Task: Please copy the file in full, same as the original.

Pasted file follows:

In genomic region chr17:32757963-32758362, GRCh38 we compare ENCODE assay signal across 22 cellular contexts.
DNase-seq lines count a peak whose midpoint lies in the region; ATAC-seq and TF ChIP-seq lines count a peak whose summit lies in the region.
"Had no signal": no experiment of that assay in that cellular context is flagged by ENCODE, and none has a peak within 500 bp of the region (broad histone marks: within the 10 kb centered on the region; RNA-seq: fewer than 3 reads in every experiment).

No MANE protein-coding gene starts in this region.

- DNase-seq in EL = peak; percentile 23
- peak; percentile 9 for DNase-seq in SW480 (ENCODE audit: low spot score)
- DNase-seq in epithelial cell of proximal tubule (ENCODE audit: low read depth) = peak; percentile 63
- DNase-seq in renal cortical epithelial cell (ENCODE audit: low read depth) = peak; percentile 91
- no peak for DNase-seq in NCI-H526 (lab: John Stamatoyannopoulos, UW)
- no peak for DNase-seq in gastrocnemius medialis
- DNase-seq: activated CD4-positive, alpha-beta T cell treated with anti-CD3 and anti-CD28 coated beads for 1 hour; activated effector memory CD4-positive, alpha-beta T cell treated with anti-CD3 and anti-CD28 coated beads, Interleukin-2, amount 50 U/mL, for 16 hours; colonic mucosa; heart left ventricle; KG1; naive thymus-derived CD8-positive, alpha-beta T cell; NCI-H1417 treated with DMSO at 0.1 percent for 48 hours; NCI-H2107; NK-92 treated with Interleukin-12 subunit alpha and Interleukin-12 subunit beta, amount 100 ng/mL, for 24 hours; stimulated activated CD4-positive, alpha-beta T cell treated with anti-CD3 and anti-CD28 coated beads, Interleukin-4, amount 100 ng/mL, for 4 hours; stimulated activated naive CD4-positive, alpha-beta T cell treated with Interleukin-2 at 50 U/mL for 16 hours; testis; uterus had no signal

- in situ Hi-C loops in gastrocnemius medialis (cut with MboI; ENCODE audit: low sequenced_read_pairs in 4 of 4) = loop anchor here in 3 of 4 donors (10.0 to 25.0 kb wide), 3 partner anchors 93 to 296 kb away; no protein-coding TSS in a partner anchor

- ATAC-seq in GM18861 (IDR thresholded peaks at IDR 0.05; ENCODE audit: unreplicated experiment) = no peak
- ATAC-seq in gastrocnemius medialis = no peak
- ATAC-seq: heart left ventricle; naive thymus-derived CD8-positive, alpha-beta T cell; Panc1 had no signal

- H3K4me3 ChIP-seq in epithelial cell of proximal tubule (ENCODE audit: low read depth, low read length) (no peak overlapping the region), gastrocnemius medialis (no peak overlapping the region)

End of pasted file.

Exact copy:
In genomic region chr17:32757963-32758362, GRCh38 we compare ENCODE assay signal across 22 cellular contexts.
DNase-seq lines count a peak whose midpoint lies in the region; ATAC-seq and TF ChIP-seq lines count a peak whose summit lies in the region.
"Had no signal": no experiment of that assay in that cellular context is flagged by ENCODE, and none has a peak within 500 bp of the region (broad histone marks: within the 10 kb centered on the region; RNA-seq: fewer than 3 reads in every experiment).

No MANE protein-coding gene starts in this region.

- DNase-seq in EL = peak; percentile 23
- peak; percentile 9 for DNase-seq in SW480 (ENCODE audit: low spot score)
- DNase-seq in epithelial cell of proximal tubule (ENCODE audit: low read depth) = peak; percentile 63
- DNase-seq in renal cortical epithelial cell (ENCODE audit: low read depth) = peak; percentile 91
- no peak for DNase-seq in NCI-H526 (lab: John Stamatoyannopoulos, UW)
- no peak for DNase-seq in gastrocnemius medialis
- DNase-seq: activated CD4-positive, alpha-beta T cell treated with anti-CD3 and anti-CD28 coated beads for 1 hour; activated effector memory CD4-positive, alpha-beta T cell treated with anti-CD3 and anti-CD28 coated beads, Interleukin-2, amount 50 U/mL, for 16 hours; colonic mucosa; heart left ventricle; KG1; naive thymus-derived CD8-positive, alpha-beta T cell; NCI-H1417 treated with DMSO at 0.1 percent for 48 hours; NCI-H2107; NK-92 treated with Interleukin-12 subunit alpha and Interleukin-12 subunit beta, amount 100 ng/mL, for 24 hours; stimulated activated CD4-positive, alpha-beta T cell treated with anti-CD3 and anti-CD28 coated beads, Interleukin-4, amount 100 ng/mL, for 4 hours; stimulated activated naive CD4-positive, alpha-beta T cell treated with Interleukin-2 at 50 U/mL for 16 hours; testis; uterus had no signal

- in situ Hi-C loops in gastrocnemius medialis (cut with MboI; ENCODE audit: low sequenced_read_pairs in 4 of 4) = loop anchor here in 3 of 4 donors (10.0 to 25.0 kb wide), 3 partner anchors 93 to 296 kb away; no protein-coding TSS in a partner anchor

- ATAC-seq in GM18861 (IDR thresholded peaks at IDR 0.05; ENCODE audit: unreplicated experiment) = no peak
- ATAC-seq in gastrocnemius medialis = no peak
- ATAC-seq: heart left ventricle; naive thymus-derived CD8-positive, alpha-beta T cell; Panc1 had no signal

- H3K4me3 ChIP-seq in epithelial cell of proximal tubule (ENCODE audit: low read depth, low read length) (no peak overlapping the region), gastrocnemius medialis (no peak overlapping the region)